Maud Casey's novel, The Man Who Walked Away, originally published in the U.S. in March, was published by Bloomsbury UK in August. At the beginning of September, she will be participating in The Story of Memory Conference: New Perspectives on the Relationship Between Story and Memory at the University of Roehampton, London.
Joshua Weiner's essay on Irish poet, Seamus Heaney, appeared in a special issue of Poetry Ireland Review devoted to him. A piece on conceptual artist, Sophia LeFraga, appeared on Jacket2. Weiner's translation from the German of a poem by contemporary Berlin poet, Jan Wagner, appeared in The New Republic (August 4).
Howard Norman's novel, Next Life Might Be Kinder, was published in June; next year will see French, Japanese and Dutch translations of the novel. A brief excerpt, From The Seance Book Club, is just published in Ploughshares. Howard has been invited to do a sequence of three lectures in universities in Amsterdam, spring 2015.
Maud Casey's new novel, The Man Who Walked Away, received a full-page review in the New York Times Book Review on Sunday, May 18. It is also going to be an "Editor's Choice" in the New York Times Book Review next week.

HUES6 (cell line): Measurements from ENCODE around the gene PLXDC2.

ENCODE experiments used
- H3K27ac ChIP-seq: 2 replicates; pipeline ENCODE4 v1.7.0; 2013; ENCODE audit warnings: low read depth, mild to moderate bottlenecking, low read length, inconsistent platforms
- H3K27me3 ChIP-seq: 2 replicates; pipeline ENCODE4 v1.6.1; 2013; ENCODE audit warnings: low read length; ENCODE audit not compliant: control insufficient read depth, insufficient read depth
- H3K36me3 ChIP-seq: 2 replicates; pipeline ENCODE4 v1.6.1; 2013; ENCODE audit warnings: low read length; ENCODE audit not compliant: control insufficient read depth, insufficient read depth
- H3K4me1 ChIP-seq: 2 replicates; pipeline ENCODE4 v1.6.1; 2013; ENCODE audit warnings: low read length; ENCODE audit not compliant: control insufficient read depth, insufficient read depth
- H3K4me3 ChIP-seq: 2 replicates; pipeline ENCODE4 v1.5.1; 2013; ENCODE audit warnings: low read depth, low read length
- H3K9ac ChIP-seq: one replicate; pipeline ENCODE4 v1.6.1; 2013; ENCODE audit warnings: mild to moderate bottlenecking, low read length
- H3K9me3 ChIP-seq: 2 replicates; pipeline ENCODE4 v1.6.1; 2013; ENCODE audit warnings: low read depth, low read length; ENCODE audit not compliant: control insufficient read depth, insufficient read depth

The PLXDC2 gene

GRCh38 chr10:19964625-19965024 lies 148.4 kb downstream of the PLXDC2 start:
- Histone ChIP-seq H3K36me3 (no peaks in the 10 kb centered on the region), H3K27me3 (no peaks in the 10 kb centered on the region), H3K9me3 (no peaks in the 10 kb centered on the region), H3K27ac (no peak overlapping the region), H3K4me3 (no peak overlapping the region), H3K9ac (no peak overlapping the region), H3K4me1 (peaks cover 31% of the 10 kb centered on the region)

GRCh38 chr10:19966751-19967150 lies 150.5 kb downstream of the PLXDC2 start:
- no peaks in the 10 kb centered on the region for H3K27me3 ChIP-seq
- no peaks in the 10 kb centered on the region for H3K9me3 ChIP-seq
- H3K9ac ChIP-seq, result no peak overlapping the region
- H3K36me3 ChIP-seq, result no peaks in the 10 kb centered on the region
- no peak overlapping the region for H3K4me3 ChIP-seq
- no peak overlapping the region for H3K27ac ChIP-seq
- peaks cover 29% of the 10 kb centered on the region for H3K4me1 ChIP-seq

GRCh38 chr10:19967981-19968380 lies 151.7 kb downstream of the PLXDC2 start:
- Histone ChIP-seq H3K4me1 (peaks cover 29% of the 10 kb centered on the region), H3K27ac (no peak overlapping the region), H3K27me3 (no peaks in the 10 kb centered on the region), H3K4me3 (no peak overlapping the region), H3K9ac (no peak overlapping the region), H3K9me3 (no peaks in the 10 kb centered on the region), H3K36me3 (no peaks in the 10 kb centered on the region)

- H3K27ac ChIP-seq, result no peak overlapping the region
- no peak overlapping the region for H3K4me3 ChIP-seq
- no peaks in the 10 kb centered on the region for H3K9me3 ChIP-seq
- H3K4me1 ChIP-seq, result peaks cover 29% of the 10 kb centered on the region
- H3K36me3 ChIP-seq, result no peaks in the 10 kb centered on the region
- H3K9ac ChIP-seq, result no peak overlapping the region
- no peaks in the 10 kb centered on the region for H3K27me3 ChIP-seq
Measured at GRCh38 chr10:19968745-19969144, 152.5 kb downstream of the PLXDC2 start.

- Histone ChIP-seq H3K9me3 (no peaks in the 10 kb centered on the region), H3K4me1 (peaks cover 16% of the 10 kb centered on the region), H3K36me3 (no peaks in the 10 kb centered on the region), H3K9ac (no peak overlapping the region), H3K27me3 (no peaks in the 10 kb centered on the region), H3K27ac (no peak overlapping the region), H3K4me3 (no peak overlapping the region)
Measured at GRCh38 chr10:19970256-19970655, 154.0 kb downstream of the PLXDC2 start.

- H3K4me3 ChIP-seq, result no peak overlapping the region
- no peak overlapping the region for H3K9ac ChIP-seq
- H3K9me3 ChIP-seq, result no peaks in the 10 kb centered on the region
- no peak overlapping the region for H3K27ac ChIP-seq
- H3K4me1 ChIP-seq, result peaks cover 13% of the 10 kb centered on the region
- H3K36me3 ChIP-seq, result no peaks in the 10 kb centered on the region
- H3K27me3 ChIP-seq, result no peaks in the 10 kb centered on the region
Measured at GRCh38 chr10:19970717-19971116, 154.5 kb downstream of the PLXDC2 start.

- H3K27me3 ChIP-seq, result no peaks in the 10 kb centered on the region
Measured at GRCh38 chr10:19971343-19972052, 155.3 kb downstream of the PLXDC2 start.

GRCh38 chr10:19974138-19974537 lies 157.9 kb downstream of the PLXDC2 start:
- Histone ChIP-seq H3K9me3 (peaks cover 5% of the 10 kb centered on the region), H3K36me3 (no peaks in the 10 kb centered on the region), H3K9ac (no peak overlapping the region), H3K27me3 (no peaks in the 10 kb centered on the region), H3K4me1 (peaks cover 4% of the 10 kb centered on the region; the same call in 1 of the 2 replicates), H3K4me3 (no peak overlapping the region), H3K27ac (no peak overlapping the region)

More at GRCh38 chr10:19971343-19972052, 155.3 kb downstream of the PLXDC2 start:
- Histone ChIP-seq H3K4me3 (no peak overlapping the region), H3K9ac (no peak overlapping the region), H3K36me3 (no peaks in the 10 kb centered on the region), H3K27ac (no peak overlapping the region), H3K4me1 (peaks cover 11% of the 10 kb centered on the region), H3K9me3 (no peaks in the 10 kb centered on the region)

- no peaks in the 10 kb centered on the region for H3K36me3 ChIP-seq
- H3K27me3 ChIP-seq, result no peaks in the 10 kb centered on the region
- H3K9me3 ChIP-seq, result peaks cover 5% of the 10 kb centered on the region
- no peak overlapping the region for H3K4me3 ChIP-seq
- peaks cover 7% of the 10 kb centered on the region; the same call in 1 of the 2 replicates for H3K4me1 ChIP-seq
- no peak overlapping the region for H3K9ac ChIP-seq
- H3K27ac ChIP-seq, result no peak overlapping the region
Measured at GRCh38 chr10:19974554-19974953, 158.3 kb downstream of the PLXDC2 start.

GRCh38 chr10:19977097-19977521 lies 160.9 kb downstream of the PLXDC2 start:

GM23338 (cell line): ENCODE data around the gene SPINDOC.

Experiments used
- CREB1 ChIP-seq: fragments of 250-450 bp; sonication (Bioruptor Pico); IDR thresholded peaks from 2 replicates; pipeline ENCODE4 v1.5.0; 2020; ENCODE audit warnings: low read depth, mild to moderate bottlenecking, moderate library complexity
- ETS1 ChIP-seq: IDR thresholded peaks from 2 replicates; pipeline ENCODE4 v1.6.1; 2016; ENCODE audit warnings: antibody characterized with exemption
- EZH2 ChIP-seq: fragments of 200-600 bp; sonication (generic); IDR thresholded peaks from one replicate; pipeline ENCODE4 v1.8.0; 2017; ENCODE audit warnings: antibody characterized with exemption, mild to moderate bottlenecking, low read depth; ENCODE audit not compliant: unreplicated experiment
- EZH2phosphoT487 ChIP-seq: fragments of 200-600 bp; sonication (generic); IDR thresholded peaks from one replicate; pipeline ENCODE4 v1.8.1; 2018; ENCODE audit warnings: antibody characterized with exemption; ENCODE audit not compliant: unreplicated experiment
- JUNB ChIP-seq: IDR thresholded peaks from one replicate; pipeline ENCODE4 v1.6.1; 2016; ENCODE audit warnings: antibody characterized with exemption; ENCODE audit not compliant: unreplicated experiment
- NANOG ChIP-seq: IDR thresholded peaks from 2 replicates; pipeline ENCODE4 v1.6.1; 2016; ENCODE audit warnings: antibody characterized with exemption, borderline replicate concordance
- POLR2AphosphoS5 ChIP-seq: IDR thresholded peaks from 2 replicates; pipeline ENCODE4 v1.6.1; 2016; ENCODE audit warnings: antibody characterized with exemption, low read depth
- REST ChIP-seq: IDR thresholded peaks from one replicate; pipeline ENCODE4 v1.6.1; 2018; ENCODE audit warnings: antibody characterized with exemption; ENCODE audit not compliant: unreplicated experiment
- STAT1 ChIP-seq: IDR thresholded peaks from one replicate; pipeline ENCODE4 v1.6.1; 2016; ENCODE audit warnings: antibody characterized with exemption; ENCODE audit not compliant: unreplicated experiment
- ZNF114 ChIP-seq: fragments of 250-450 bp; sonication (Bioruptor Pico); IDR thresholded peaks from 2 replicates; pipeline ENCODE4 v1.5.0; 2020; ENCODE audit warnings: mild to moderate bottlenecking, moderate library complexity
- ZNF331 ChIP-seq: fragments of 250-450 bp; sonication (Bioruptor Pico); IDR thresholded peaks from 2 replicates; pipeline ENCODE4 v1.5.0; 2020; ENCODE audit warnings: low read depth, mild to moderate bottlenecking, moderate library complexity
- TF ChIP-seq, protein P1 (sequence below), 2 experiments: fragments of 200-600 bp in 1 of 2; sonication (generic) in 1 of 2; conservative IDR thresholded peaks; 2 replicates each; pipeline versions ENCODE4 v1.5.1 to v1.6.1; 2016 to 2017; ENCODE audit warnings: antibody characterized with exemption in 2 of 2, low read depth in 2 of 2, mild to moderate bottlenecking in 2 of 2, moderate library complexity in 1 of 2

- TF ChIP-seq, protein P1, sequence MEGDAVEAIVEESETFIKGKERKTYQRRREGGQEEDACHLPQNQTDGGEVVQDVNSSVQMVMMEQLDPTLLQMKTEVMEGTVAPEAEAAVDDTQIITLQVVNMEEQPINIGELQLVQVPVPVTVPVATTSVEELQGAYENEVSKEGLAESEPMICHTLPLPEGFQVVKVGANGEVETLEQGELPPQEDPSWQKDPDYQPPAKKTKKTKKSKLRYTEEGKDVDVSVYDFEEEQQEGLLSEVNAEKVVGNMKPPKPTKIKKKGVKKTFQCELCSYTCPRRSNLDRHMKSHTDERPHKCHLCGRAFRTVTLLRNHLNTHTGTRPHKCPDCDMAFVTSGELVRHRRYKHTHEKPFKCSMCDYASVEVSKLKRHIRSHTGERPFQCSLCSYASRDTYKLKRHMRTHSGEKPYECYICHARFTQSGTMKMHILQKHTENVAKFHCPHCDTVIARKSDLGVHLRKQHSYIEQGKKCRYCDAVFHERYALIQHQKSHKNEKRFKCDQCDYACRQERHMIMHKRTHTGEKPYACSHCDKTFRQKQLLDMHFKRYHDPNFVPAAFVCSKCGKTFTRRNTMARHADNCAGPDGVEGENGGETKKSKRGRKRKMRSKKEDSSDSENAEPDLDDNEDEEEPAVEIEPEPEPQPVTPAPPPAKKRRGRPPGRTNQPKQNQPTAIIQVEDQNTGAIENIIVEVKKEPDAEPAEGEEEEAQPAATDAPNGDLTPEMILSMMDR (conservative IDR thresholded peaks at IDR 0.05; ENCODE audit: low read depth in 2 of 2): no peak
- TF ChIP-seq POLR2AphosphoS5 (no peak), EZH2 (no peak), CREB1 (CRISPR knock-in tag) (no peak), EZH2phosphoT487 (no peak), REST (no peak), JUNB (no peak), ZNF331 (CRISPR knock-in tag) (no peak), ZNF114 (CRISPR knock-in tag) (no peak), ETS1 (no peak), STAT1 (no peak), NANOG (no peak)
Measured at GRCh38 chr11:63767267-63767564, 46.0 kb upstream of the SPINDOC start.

William Fargason is the winner of the 2014 Stanley Plumly Thesis Award in Poetry. His thesis, “Clean Theory,” was directed by Joshua Weiner. Carlea Holl-Jensen is the winner of the inaugural Jack Salamanca Thesis Award in Fiction. Her thesis, “The Golden Key and Other Stories,” was directed by Maud Casey. Congratulations to William and Carlea!
From The New York Times: "The premise of Howard Norman’s new novel is eerie enough to make the skin crawl. “Next Life Might Be Kinder” is narrated by a blocked, troubled writer named Sam Lattimore, who delivers an opening sentence worthy of the Noir Hall of Fame."